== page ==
If the Bible is simply one message, one love story told in many different ways and at many different time lines to many different types of people then how should we read it?
In the following verses we are going to reading quotations Paul uses from the 2 prophets, Hosea and Isaiah. Why does he use them? It seems they are taken out of context. Unless Paul is using them to align within what he sees is the important Abrahamic promise not just for the Jew but for the Gentile, for those who are not necessarily generationally linked but of the faith. Throughout this letter he is referring continually back to Abraham. This salvation story is important for Paul and in these verses we see the Abrahamic story coming through. That could be why Paul uses these 2 prophets because he sees in them the message from Abraham. I have emboldened the words that point back to the Abrahamic promise.
“— even us, whom he also called, not only from the Jews but also from the Gentiles? As he says in Hosea: “I will call them ‘my people’ who are not my people; and I will call her ‘my loved one’ who is not my loved one,” (Hosea 2:23)and, “In the very place where it was said to them, ‘You are not my people,’ there they will be called ‘children of the living God.” (Hosea 1:10) Isaiah cries out concerning Israel: “Though the number of the Israelites be like the sand by the sea, only the remnant will be saved. For the Lord will carry out his sentence on earth with speed and finality.” (Isaiah 10: 22, 23) It is just as Isaiah said previously: “Unless the Lord Almighty had left us descendants, we would have become like Sodom, we would have been like Gomorrah.” (Isaiah 1:9) (Romans 9 v 24-29)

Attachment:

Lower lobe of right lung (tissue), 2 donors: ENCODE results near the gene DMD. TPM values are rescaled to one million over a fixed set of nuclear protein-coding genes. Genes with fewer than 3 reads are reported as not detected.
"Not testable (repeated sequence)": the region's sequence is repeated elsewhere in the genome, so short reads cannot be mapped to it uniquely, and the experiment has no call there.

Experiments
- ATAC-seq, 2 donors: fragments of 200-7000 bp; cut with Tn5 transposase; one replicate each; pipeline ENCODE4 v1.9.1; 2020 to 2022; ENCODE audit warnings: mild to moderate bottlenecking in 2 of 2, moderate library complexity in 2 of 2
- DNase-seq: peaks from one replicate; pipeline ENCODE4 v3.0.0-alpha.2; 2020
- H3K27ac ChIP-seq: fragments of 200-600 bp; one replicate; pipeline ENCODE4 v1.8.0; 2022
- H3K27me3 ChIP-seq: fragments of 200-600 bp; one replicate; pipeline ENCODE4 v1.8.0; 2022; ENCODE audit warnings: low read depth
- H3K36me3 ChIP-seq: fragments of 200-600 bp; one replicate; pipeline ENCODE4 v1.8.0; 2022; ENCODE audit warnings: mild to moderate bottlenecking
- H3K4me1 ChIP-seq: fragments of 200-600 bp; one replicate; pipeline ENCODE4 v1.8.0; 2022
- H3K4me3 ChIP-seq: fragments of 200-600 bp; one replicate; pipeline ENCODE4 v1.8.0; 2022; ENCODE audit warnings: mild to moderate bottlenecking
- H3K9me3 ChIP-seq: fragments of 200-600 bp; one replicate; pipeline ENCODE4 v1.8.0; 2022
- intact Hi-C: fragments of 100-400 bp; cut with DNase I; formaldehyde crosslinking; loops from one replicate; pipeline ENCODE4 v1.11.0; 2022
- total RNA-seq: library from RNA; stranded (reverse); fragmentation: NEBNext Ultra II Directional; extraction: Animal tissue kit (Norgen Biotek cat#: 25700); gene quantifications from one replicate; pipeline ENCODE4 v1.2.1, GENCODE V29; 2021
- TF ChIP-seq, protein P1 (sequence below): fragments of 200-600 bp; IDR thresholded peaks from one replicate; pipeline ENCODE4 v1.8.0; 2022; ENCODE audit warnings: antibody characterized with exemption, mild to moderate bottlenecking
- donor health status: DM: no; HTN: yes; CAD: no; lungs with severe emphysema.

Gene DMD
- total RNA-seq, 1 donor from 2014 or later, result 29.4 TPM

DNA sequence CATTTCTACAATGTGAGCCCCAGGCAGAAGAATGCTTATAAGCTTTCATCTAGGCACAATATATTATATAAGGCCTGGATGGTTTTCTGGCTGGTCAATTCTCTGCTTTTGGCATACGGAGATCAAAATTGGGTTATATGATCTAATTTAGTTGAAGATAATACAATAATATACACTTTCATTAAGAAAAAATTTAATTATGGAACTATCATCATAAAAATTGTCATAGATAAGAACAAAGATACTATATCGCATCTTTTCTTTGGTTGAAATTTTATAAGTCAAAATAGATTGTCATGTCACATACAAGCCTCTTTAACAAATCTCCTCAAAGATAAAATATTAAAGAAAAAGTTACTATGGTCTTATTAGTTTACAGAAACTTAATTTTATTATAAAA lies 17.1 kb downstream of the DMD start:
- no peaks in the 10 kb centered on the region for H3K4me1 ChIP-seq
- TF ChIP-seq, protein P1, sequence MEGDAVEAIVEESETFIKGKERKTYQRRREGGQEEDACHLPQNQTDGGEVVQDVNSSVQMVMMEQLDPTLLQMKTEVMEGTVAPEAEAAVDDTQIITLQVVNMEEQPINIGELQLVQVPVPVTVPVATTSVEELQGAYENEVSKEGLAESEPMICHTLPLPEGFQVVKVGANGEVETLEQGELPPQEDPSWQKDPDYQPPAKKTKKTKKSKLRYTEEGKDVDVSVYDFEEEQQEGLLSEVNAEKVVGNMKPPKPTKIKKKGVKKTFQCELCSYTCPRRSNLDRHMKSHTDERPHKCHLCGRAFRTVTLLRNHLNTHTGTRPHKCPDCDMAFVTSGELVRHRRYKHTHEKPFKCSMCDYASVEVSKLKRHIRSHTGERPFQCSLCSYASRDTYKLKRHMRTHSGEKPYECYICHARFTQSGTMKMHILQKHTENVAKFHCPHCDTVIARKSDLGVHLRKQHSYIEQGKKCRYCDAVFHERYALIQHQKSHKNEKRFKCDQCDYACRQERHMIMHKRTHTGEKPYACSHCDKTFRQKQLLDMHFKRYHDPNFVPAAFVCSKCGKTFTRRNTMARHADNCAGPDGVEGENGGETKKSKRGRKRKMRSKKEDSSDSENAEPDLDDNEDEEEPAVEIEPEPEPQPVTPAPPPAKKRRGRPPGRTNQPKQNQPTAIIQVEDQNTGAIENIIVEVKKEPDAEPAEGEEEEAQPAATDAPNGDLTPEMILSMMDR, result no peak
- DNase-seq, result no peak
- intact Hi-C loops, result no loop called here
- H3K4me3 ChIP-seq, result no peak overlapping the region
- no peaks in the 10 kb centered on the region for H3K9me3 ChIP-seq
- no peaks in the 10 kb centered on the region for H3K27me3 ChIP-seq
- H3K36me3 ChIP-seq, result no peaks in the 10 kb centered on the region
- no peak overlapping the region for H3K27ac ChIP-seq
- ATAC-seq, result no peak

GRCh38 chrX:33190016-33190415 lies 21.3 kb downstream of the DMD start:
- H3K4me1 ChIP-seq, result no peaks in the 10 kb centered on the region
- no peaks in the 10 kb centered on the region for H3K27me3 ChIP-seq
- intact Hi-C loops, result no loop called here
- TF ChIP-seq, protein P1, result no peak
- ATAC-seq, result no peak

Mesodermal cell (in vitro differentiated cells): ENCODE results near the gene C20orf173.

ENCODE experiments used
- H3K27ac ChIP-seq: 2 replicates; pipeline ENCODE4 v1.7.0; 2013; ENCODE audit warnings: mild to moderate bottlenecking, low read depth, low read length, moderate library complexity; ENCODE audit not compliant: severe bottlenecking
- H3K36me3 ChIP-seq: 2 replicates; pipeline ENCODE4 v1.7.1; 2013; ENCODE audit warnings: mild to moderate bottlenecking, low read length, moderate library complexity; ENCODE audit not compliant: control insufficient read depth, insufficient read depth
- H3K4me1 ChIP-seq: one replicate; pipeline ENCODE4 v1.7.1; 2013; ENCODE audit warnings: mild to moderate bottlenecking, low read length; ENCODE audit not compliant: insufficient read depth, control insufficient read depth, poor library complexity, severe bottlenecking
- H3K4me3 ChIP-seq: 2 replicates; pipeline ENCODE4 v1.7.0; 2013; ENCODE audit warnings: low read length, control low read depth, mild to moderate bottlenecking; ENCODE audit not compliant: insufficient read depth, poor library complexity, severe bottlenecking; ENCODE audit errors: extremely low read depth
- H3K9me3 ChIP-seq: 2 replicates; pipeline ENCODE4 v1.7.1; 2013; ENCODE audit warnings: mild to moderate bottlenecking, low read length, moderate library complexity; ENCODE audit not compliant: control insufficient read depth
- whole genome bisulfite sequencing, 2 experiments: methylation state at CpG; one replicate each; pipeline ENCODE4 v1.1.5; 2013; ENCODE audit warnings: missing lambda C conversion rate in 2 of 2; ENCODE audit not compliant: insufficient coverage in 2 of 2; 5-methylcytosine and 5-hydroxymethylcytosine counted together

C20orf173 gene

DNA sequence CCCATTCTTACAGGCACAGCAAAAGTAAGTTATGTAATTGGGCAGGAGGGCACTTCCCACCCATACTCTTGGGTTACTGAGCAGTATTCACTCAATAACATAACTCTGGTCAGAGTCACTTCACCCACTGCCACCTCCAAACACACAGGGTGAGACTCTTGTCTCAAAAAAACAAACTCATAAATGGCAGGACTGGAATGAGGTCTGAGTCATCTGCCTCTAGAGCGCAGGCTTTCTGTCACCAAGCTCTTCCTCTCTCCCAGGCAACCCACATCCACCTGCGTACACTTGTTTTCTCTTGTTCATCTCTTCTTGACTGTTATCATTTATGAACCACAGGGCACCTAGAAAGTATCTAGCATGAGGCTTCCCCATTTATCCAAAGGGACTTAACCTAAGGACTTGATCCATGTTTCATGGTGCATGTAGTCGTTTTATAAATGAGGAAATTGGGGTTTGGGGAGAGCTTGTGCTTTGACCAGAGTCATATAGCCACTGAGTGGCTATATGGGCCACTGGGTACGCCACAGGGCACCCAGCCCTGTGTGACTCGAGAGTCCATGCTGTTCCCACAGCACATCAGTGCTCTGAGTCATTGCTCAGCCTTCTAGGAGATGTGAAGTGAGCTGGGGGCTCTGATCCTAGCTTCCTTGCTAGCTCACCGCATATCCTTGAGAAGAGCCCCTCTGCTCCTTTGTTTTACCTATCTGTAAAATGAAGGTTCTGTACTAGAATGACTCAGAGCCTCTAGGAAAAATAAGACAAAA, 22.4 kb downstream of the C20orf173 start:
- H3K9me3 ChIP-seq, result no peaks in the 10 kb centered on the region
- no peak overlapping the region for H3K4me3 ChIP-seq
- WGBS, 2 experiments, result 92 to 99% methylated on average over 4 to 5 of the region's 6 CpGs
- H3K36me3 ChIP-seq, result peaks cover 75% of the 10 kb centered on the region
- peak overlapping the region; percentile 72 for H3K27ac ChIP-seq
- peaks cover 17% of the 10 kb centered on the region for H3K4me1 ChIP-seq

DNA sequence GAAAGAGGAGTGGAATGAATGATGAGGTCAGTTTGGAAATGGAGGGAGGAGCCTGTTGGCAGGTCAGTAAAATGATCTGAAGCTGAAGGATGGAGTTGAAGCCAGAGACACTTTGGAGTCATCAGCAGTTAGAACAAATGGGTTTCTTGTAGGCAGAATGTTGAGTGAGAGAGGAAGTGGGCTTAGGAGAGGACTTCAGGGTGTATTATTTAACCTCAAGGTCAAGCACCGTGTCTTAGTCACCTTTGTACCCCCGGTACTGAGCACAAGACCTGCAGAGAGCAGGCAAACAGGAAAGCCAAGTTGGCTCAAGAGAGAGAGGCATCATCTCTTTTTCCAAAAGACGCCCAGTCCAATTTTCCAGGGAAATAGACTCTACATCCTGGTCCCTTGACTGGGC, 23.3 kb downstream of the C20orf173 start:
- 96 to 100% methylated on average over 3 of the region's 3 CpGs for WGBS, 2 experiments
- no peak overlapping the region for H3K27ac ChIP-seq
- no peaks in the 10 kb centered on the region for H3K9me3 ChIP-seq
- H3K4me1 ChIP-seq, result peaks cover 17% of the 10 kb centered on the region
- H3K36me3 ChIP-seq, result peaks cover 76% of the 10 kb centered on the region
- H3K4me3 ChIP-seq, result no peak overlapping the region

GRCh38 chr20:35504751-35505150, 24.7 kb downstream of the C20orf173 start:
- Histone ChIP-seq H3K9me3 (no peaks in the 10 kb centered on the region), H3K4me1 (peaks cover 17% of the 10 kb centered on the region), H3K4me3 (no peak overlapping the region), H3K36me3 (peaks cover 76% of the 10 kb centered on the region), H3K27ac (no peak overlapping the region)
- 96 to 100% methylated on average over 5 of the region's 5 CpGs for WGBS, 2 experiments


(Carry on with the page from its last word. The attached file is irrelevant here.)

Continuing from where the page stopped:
If this is true that Paul uses prophecies related to other things but sees the salvation story within them and appropriates them to his teaching on the promises found in God’s redemption: then what about us?
How do we read the Bible?
Do we jump into stories randomly or do we read them through the filter of the greatest story ever told: the salvation of God through Jesus Christ?
Perhaps we could try at least to do that?
Every story; every proverb; every song; every letter/book of the Bible used to point people to the love of God found in the Messiah who has come and will come again.
That’s the power of the Bible for changed lives. God’s love letter to the world for many generations!